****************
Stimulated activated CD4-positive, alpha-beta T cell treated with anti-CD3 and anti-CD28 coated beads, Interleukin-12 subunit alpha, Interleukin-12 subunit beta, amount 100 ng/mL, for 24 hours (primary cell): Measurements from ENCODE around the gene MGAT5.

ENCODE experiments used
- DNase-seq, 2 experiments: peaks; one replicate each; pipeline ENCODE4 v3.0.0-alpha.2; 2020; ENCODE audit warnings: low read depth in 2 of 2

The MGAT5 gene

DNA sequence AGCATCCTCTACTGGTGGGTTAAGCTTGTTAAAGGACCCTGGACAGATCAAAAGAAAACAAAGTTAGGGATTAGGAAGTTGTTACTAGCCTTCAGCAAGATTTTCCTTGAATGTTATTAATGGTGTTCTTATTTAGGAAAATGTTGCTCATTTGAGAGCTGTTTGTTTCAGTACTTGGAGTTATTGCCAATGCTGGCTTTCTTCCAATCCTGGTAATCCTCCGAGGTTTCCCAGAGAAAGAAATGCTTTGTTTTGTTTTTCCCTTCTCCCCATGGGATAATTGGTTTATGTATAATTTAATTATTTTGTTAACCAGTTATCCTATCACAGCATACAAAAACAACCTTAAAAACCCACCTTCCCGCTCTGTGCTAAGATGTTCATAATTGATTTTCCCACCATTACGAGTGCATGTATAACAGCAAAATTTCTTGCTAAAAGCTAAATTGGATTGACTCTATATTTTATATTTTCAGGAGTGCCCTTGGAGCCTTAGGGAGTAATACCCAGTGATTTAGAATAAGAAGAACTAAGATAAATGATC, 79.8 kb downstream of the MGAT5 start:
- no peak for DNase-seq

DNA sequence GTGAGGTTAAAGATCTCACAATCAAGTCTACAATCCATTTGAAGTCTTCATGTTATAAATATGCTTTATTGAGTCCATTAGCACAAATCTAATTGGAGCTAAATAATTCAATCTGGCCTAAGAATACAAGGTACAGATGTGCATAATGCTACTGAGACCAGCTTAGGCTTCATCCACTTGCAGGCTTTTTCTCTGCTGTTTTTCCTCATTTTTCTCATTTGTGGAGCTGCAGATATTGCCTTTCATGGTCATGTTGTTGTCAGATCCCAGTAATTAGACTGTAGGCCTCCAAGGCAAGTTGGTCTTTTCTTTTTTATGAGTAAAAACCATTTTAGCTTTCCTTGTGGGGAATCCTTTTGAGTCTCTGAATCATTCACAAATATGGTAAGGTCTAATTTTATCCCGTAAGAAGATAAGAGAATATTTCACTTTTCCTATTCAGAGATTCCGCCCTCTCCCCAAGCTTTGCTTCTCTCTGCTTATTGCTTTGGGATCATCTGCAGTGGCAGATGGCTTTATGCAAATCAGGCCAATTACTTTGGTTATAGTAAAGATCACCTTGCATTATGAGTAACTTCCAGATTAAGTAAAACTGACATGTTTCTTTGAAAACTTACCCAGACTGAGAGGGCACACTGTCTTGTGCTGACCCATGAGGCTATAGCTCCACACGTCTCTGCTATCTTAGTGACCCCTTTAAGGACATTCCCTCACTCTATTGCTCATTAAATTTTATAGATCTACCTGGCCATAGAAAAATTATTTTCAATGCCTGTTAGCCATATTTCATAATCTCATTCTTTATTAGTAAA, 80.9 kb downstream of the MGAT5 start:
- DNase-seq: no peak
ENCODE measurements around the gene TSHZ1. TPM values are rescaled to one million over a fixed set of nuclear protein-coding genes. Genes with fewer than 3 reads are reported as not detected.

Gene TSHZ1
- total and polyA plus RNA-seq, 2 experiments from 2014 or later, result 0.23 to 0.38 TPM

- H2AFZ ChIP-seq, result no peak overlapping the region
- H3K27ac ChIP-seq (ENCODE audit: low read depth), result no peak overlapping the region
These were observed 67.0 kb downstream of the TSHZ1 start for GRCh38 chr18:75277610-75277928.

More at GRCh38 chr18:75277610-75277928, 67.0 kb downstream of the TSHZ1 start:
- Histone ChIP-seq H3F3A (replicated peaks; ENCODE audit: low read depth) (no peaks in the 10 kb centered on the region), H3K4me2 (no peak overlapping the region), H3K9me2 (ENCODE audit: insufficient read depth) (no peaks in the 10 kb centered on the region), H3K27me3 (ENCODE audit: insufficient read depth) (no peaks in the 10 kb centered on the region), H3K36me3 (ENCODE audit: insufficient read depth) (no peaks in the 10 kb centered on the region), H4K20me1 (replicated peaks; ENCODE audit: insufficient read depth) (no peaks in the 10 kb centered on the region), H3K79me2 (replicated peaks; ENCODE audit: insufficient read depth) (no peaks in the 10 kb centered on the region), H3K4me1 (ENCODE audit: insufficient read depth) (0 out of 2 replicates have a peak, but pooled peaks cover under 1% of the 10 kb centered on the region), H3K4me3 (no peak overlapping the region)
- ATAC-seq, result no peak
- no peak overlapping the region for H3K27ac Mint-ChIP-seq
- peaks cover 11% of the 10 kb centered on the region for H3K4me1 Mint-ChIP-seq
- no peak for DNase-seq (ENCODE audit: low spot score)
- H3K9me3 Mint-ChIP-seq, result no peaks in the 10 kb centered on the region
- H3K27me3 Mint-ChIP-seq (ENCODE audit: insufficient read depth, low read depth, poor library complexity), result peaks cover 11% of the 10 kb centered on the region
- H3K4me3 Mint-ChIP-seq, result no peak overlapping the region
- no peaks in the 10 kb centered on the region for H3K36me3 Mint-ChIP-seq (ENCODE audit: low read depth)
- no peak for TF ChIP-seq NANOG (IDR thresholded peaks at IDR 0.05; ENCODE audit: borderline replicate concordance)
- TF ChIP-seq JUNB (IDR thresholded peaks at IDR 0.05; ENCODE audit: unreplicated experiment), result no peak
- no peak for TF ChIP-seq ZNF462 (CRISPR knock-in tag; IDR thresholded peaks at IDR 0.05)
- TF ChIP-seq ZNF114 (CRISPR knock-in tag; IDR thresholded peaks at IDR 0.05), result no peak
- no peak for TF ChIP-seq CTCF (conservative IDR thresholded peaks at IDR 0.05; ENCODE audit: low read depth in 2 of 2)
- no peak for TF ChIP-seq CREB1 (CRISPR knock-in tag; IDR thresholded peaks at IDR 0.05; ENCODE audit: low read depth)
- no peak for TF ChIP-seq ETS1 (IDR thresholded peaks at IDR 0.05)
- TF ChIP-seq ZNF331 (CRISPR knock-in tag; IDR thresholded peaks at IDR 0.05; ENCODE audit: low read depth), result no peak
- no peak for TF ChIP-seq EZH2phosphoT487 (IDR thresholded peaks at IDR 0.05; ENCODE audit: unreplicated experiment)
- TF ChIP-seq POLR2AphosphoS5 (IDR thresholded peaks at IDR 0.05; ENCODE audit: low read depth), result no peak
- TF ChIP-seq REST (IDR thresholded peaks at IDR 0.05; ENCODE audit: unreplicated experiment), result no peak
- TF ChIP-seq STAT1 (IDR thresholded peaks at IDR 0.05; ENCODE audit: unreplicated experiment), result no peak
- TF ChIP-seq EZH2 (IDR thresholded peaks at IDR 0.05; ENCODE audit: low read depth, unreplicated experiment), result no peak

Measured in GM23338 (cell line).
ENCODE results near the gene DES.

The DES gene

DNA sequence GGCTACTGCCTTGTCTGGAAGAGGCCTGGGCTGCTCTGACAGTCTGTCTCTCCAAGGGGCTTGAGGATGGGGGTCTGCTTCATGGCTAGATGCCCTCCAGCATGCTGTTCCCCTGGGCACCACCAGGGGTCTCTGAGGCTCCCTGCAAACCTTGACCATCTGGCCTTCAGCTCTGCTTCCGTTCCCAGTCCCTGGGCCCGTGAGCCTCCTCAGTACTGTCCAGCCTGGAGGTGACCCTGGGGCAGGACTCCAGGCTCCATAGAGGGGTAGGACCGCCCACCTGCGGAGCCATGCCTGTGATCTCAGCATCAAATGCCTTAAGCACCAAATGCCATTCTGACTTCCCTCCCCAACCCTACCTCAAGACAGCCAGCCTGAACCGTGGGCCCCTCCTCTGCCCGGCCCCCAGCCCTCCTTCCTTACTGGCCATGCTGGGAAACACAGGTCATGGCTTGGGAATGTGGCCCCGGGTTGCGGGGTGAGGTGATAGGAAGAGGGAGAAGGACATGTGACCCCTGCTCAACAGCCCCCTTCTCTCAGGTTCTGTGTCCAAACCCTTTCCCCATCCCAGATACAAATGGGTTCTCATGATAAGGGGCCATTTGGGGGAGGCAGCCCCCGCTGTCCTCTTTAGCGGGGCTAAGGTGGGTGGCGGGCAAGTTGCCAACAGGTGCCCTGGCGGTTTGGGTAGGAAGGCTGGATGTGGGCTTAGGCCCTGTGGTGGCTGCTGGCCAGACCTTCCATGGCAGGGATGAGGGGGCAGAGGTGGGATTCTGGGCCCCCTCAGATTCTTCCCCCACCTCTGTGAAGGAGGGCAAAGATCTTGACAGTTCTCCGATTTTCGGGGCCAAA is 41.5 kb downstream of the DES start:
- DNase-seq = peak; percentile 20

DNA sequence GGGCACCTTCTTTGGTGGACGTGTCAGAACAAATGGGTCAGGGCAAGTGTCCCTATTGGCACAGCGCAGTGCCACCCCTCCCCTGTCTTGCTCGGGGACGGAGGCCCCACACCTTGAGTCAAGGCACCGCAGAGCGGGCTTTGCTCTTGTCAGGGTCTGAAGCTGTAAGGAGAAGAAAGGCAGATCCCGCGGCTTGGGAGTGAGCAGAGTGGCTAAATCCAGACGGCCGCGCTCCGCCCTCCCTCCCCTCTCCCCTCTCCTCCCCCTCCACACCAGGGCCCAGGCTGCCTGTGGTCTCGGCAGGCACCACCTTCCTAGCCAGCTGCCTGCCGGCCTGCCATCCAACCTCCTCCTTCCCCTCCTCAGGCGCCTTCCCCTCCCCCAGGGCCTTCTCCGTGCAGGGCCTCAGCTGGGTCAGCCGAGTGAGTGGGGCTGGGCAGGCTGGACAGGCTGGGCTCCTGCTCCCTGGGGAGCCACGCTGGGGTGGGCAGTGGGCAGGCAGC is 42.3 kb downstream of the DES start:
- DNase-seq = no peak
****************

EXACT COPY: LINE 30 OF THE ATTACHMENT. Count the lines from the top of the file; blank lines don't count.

- no peak for TF ChIP-seq CREB1 (CRISPR knock-in tag; IDR thresholded peaks at IDR 0.05; ENCODE audit: low read depth)